by Chris Ryall
In my first blog here, I talked about our reasons for relaunching G.I. JOE after being awarded the franchise. Spent nearly 900 words explaining our sound rationale, our respectful feelings toward the fans and toward the comics that had come before, our well-reasoned plan for how to best ensure the comics’ survival in the 21st century…
…and after all that, some of the responses smacked me upside my rational, well-reasoned head.
“Personally I felt the decision to reboot was a lazy, easy way out for IDW.”
“The Reboot is a very cheap cop-out.”
“Is IDW too lazy to create new characters and actually develop old ones that they need to go back to the status quo from the 80s? If you’re that desperate, go on a fanfiction site, but seriously character need to change and develop. Did Tolkien reboot Frodo? Was James Bond rebooted so the 20 movies were non canon?”
Things went onward, or maybe downward, from there, although I’m now intrigued by the idea of seeing Millar and Hitch’s Ultimate Frodo.
I mulled over responding to these complaints, where I could offer up more sound rationale and explanations and win over the accusatory and disgruntled one response at a time. And then I got my wits about me and decided that was a terrible plan. This is the Internet, and I’m no novice to this, having survived the Great (well, Pretty Solid, anyway, according to most) Transformers Relaunch of 2005. And defending too vehemently just makes one come off, well, defensive. So instead, I’ll admit I respectfully (but vehemently) disagree with the sentiments, as there is nothing cheap at all about our approach to the new titles, and I’ll let the relaunch – starting with this week’s G.I. JOE #1 – stand on its own and let the curious decide for themselves after they see where were headed with the books.
So all of that aside, we’re back live this week with JOE #1, which is really only scratching the surface-to-air of what we have planned. I left off last time with a promise to look at new Senior Editor Andy Schmidt’s overall plan for launching the comics, so let’s do it.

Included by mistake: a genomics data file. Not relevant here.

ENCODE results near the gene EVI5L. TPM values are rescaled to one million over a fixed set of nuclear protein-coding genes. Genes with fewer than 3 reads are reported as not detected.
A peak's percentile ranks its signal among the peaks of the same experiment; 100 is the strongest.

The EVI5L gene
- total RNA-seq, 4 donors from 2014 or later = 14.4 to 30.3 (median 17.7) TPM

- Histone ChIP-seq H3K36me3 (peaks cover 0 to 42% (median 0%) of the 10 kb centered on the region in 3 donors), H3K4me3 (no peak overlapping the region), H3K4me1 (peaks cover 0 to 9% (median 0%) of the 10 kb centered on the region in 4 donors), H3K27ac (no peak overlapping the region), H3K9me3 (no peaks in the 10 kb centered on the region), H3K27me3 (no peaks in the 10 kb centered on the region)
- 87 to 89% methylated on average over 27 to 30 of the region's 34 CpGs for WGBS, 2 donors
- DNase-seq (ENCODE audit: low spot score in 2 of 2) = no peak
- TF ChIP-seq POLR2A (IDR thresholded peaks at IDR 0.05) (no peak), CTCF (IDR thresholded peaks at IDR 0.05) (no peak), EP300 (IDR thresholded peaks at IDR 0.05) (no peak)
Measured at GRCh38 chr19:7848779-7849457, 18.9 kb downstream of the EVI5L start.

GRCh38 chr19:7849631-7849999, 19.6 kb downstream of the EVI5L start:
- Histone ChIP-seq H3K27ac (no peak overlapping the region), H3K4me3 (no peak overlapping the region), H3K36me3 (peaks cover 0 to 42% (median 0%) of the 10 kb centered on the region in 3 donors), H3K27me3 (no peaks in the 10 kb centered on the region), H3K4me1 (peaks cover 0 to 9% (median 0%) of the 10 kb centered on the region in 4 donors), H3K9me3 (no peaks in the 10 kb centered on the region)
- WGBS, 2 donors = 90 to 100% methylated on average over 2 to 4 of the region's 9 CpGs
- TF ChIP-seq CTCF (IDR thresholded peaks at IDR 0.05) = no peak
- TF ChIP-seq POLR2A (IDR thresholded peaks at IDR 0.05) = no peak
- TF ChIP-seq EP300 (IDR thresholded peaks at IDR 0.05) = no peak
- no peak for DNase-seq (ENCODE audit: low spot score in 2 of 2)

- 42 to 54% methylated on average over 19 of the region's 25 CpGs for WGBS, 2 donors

Andy hired on last summer, having spent his prior year since leaving Marvel evidently missing deadline crunches and getting tired of having ample time to write and run his Comics Experience classes and be with his family. He came in and was immediately thrown into a brand-new property that needed a big plan if we were going to make a relaunch work at least as well as the idea of Tolkien rebooting Frodo.
Andy scrambled, and I’ll admit we were all helped by a couple of factors: one was Larry Hama’s willingness to jump back into Joe since we offered him a chance to not just hit the ground without restraint but to start over in whatever way he wanted. I met up with Larry and Andy in New York and we talked about JOE, and Larry’s feelings for the property and what he would do if given a blank slate.
Larry admitted that he sort of “Stan Lee’d” the book at the start, making things up as he went along. And as he worked on the series for years and became a better writer and had time to think about the characters more and more, there were naturally things he would’ve changed about his earlier issues. And now he had that chance, to sort of go back and change/tweak/revise as he’d always wanted to. Which is a nice feeling to be able to offer someone, and a rare feeling, too – how many guys get a chance at a do-over at something that was pretty damned solid in the first place?